Hannah, The Novelist
I’ve known I wanted to write since the 8th grade. My mother was astounded when, at a guidance meeting with a teacher before entering high school, I announced that I wanted to write books. My parents have always been supportive of that choice, and my mother’s astonishment simply came from the fact that I had never voiced this desire before.
“You never told me that,” she said with a somewhat flabbergasted smile. “When did you decide that?”
I believe I shrugged, but the truth is, I hadn’t even known that was what I really wanted until it popped out of my mouth at that meeting. I stuck to it, though. It wasn’t a whim. I started writing my first manuscript that summer, and though many of the writing tropes and the character development are rather childish, I’m still pretty proud of that first book. It was a supernatural epic fantasy with a rather exciting plot line, if I do say so myself. My vampires and werewolves were the bad guys, and they most certainly didn’t sparkle.
I completed two more manuscripts in high school and started another in college (not to mention a slew of short stories), but publishing was a giant I was afraid to tackle. I’ve begun to delve into that world a little in the past two years or so, and I plan to share what I’ve learned thus far. However, searching for a publisher for books I wrote in high school doesn’t make money, it spends it.
Hannah, The Intern
As college graduation drew near, I started to get the typical panic attack: “Exactly how am I going to make a living?” I knew I didn’t want to be a teacher. I’d tried a minor in education and decided it wasn’t for me after just one semester. I minored in communications instead, to give me a wider range of writing skills, and with what I know now, I’m very glad I made that decision. The reason is a topic for a later post.
Initially, my goal was to work for a publishing company as an editor, proofreader, or copywriter. So, I managed to create my own internship working for a small formatting/publishing company called 47 Journals, which was run by a professor of mine. Let me just say now that if you are a junior or senior in college and don’t have an internship yet, get one. Now. You want to build your resume in college so you don’t have a blank piece of paper when you graduate. I wish I had done more than one. As it turned out, I had to take another non-paid internship when I first graduated copy editing a book manuscript, but it was worth it (not to mention fun). I worked hard and made an impression, and now that company is a regular, paying client of mine, along with the professor who gave me my first internship.
Hannah, The Freelancer
It sounds so grown up to say that I have clients, and it makes me both giddy and a little bit nervous every time I do. I’m a serious introvert, and networking always terrified me, but I’ve learned that it’s not as difficult and terrible as it sounds. Thanks to some good internship sites and freelancer sites (which I will highlight and explain in the very near future), I currently have four recurring clients that I can rely on for semi-steady work, in addition to short term clients who come and go. And I haven’t even been out of college for a full year yet.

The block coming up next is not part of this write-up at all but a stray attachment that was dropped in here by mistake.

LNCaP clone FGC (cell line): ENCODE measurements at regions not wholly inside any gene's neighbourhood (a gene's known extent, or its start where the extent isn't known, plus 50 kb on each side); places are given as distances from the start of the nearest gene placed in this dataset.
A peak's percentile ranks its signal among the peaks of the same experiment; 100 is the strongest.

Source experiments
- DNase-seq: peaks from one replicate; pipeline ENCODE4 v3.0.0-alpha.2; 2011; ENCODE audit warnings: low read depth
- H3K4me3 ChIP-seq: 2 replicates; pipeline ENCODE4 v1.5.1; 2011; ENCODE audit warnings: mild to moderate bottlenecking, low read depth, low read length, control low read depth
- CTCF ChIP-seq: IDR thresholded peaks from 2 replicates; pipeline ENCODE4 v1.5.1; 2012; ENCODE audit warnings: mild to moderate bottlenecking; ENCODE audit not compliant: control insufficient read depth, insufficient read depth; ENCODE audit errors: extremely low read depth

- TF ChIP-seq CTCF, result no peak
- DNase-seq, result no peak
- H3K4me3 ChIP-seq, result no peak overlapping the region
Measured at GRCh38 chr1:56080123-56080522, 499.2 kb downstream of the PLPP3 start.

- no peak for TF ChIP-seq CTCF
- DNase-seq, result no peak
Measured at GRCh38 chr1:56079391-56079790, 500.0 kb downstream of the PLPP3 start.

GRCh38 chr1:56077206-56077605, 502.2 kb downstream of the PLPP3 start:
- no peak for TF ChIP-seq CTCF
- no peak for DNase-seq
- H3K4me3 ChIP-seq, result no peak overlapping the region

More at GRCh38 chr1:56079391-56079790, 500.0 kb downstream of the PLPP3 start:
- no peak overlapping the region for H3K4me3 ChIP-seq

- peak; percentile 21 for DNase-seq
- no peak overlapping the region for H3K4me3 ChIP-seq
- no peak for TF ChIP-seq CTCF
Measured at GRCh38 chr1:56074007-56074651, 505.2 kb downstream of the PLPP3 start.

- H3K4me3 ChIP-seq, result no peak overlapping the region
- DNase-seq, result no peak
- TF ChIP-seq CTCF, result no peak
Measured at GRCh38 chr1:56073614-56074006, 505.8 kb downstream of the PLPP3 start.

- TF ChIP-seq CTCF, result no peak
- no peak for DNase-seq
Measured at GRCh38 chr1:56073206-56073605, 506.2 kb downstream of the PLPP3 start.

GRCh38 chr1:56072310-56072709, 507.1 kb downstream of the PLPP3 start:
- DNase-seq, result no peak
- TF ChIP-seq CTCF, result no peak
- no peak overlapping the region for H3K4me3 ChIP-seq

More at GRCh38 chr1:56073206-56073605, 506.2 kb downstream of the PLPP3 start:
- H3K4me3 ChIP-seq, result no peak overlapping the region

Two of those long-term clients hire me to ghostwrite. Ghostwriting means the client has an idea for a book, whether fiction or nonfiction, but they don’t have the correct skills to write it. That’s where I come in. Ghostwriting also means, of course, that you are a ghost. Your name is not on the work. This is supposed to mean that you get paid a larger sum up front since you don’t get any royalties. I’m here to tell you it doesn’t exactly work out like that in the beginning, but if you stick with it, you will see improvement in your rates.
Ghostwriting is actually quite common. You didn’t think Khloe Kardashian actually wrote a book, did you?
I’ve had a lot of ups and downs with freelancing, especially with ghostwriting. Sometimes you have difficult clients. Sometimes you have to decide whether taking a fun job with lousy pay is actually worth your time. Sometimes you wonder why you have to settle for low rates for quality work just because you’re a twenty-something with a freshly printed degree. Sometimes just finding a job you’re interested in and getting through the application process is a headache.
When I first graduated, I desperately searched for someone who could give me concrete steps and lay out my available options for me, and all I seemed to find were vague lists that outlined possibilities without telling me the practical how-to steps for getting started.
In the posts to come, I want to share what I’ve learned about the writing industry (so far) with you. I may not have all the answers, but I promise I will tell you all the details of what I do know. I’ll give you those concrete steps that I had to fumble around on my own to find.
I would also love to hear from you. Feel free to comment with any stories (good or bad) about your experience as a writer, questions you have, or resources you can’t live without.
If you just want to write for a living, you’ve come to the right place. I’m in the same boat as you, and I’m going to do my very best to make sure we keep our heads above the water.